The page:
The general consensus among Domincians I have spoken to is that Almy (yes, I know they are Episcopalian) mades the best academic birettas, but it will take about a month to get one made. If you call them on the phone, you can specify whether you want folding or rigid, what kind of cloth (poly or wool blend), what color, 3 or 4 fins, what color piping, whether a pom or not. This is important if you have special requirements. E.g. the *traditional* Angelicum biretta is entirely white (incl. piping and pom).
Gammerelli in Rome can do a quick turn around if you are in a real rush. They have all sorts of academic birettas in stock (be sure to know your European hat size). But be warned: their pom is very odd and comes tied up. Do NOT untie it for it will flop over and look even worse. If they don't have what you need in stock, I say call Almy.
Does the individual need an academic ring too? I recently went through a lot of trouble to find out what they should be like--modern canon law no longer specifies. The older canonists (Dictionnaire de droit canonique) say only that it should be simple and have at most one stone. And that the traditional stone was an amethyst (like that traditional for a bishop. If you need it fast, "gemhut" on the web can do a "gents ring" which is noble and simple in gold with a nice emerald cut amethyst for under $700.
Those with degrees from a non-pontifical university cannot wear an academic biretta, they wear the cap or morterboard of their degree granting institution. The biretta is the sign of an ecclesiastical (pontifical) degree.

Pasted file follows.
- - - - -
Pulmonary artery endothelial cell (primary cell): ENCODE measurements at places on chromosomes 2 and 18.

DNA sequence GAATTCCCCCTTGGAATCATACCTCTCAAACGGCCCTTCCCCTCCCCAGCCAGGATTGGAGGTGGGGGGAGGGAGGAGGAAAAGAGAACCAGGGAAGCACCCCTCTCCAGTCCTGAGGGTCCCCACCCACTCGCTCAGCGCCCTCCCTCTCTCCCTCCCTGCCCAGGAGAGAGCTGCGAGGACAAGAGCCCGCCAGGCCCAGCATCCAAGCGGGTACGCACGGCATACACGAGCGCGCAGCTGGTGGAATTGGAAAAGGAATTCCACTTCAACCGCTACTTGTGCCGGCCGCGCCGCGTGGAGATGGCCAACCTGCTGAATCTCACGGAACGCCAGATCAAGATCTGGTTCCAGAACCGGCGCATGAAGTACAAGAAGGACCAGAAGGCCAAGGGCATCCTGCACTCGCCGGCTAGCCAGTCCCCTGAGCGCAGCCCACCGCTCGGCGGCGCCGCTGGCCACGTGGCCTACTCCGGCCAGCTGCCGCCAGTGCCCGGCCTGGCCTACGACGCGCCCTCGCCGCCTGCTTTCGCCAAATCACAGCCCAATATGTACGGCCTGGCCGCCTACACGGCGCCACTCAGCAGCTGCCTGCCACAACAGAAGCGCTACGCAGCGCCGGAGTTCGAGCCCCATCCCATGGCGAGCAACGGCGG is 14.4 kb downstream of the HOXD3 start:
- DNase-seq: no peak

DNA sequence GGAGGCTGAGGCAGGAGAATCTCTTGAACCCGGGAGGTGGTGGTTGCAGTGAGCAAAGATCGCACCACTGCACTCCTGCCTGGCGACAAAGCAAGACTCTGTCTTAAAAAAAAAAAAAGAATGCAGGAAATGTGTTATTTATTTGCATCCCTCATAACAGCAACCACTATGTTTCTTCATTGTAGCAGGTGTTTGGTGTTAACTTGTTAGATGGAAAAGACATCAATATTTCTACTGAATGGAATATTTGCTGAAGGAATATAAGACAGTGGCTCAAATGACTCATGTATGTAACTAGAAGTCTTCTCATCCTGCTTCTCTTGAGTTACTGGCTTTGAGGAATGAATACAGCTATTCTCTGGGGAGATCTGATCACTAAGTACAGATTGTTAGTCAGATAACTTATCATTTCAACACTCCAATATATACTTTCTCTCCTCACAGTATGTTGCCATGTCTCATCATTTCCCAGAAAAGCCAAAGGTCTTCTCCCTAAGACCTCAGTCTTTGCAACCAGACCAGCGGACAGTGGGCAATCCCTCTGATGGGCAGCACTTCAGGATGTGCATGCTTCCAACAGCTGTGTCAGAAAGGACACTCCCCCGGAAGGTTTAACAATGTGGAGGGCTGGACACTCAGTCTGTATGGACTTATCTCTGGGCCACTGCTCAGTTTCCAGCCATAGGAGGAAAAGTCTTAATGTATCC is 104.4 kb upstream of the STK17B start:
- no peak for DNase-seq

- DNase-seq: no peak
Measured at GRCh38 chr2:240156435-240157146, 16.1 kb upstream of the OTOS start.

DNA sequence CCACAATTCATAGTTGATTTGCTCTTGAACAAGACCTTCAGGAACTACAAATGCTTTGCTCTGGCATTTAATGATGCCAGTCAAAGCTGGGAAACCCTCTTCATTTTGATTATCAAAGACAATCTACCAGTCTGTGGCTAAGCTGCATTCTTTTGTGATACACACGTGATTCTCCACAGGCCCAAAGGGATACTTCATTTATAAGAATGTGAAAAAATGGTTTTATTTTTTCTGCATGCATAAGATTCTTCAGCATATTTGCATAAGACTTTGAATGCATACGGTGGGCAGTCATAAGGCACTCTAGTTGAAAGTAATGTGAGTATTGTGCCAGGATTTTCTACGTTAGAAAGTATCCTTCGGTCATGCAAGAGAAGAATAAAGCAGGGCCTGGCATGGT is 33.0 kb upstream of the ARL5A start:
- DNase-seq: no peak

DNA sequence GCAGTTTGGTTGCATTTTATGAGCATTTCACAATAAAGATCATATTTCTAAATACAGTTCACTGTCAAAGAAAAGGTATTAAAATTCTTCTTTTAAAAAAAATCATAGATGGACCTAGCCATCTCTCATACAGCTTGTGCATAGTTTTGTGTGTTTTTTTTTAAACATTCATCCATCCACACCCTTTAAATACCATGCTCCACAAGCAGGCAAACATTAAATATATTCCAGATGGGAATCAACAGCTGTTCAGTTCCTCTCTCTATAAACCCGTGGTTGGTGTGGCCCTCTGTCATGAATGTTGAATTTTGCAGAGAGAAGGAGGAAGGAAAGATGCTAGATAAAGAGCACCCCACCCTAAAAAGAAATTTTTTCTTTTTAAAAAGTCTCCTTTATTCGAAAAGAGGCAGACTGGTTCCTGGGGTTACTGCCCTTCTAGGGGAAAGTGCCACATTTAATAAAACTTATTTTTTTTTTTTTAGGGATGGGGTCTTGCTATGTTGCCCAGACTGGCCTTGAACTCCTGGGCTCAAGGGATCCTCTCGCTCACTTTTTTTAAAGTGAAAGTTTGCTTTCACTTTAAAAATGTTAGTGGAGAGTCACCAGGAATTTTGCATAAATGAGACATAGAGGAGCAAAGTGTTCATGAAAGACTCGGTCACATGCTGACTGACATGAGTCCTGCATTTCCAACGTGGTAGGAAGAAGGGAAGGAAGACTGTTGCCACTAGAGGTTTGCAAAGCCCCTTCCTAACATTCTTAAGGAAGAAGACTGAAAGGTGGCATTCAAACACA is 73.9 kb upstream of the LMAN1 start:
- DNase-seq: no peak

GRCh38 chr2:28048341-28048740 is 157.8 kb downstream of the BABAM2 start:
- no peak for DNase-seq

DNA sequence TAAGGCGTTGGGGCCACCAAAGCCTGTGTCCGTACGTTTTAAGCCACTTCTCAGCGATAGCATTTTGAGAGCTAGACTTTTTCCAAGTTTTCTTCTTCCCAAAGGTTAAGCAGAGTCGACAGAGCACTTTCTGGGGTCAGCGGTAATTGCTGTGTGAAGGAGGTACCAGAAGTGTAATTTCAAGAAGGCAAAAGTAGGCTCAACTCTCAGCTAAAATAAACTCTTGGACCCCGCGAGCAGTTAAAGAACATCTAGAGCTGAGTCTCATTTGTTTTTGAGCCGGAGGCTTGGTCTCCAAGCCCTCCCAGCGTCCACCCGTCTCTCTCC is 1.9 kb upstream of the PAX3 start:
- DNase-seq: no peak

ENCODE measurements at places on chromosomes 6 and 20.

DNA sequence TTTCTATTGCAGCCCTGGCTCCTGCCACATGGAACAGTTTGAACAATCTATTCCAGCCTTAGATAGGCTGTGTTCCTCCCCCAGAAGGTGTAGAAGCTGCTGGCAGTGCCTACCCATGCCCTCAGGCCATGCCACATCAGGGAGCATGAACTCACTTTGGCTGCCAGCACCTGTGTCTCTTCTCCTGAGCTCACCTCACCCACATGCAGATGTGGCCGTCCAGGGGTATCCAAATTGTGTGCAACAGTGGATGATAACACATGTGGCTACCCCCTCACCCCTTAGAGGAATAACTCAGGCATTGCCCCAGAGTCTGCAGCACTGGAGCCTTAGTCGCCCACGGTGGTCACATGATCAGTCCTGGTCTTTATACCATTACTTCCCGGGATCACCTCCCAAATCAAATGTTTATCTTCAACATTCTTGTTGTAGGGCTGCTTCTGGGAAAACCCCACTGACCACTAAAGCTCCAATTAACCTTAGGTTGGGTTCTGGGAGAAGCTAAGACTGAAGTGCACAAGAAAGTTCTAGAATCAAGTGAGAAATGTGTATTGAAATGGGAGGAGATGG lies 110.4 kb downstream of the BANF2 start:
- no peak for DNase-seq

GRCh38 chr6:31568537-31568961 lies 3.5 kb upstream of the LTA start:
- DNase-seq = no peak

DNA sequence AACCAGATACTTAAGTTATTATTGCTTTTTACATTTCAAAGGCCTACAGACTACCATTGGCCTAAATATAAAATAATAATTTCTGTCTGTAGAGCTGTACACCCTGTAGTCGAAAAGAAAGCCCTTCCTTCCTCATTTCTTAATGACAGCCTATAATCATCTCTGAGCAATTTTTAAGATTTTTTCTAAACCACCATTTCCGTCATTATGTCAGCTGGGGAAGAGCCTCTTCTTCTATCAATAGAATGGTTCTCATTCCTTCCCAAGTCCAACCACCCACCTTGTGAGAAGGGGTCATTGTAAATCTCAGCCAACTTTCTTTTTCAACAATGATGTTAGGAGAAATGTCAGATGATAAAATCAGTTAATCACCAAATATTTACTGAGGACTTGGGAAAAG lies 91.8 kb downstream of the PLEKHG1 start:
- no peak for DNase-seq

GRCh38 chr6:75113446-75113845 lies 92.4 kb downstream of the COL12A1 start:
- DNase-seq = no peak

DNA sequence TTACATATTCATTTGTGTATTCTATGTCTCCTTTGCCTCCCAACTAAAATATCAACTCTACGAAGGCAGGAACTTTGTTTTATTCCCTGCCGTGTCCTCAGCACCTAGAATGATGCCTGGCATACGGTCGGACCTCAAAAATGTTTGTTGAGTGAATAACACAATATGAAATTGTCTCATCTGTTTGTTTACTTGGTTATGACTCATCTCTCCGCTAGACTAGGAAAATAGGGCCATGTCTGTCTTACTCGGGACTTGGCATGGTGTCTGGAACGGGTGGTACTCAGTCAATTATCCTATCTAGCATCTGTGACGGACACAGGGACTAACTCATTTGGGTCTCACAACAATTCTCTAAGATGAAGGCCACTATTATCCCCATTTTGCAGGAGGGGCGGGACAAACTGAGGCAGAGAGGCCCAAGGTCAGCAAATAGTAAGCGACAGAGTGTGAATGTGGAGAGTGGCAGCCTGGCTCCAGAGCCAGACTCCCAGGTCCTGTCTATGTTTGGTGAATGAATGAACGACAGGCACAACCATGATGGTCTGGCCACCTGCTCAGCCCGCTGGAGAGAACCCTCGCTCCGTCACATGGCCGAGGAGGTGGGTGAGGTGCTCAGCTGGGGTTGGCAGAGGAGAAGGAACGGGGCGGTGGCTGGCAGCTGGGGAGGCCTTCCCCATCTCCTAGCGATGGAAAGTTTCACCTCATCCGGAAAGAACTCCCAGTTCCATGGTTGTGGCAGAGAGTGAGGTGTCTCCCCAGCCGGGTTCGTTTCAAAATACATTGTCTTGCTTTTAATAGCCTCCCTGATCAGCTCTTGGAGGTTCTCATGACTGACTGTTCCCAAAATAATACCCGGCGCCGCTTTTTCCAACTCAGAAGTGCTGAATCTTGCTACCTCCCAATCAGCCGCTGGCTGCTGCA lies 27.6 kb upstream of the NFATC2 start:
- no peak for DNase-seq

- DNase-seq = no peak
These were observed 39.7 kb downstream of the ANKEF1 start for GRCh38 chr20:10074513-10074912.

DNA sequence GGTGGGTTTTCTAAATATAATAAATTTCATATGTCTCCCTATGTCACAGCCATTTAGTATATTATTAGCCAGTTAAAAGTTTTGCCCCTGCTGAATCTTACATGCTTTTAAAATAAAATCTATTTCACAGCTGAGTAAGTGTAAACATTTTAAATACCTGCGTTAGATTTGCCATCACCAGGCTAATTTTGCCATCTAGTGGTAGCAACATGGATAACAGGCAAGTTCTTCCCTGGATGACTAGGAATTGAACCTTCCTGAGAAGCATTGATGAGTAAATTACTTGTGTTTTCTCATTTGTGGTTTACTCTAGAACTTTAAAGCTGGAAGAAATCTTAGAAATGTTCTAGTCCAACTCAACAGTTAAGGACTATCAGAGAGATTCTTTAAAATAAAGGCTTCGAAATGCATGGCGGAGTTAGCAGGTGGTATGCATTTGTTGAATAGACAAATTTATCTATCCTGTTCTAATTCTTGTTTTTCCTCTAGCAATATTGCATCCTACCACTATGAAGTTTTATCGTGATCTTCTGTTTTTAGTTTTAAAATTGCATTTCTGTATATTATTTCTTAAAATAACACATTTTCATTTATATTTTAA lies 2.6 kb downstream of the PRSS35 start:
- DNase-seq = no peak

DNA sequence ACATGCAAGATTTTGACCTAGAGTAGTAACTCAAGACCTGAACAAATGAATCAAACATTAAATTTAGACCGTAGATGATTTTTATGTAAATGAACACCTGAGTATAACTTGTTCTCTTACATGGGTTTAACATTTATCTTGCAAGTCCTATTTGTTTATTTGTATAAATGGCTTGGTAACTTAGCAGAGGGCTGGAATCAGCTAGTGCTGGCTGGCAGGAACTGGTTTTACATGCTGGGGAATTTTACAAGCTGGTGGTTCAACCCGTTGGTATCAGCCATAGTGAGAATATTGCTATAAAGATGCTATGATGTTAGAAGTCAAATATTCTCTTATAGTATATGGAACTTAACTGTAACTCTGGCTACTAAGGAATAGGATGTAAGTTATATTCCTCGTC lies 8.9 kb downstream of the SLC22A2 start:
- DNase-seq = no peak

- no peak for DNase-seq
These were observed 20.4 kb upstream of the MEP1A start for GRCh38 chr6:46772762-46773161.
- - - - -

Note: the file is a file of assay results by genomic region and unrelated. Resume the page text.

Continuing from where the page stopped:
The traditional colors, at least in my experience are theology=red, canon law=green, philosophy=white. These would be the color of the piping and pom, if that were the practice at the institution involved. But remember that some schools use different color arrangements for their birettas. For example, as above, the traditional theology biretta of the Angelicum is totally white.
It is pretty much universal that the license is three finned and the doctorate four.
But the "Magister Sacrae Theologiae" an honorary degree given by the Dominican Order (which is actually beyond the doctorate), has four fins, even if it is called "master." This is because "magister" and "doctor" meant the same thing in the middle ages.
Traditionally religious did not wear academic robes over their habits, since the habit is already a robe. The hood of the degree and whatever was the suitable headgear were worn with the habit and that was it. I am told that secular clergy similarly wore the hood and cap with cassock and suplice, but I have not been able to confirm that.
Watts & Co
House of Hansen
Some articles on Gammarelli:
Tailor to the Popes Working Overtime (washingtonpost.com)
Style secrets of the pope's tailor : Religion : Naples Daily News
The Cloak & Soutane Trade - TIME
The Ritual Behind the Ritual
Annibale Gammarelli in front of his tiny tailor shop that served ...
The discreet business of dressing a pontiff - World - www.theage ...
(via archive) Ditta Annibale Gammarelli Abiti Ecclesiastici E ...
Ditta Annibale Gammarelli Abiti Ecclesiastici E Paramenti
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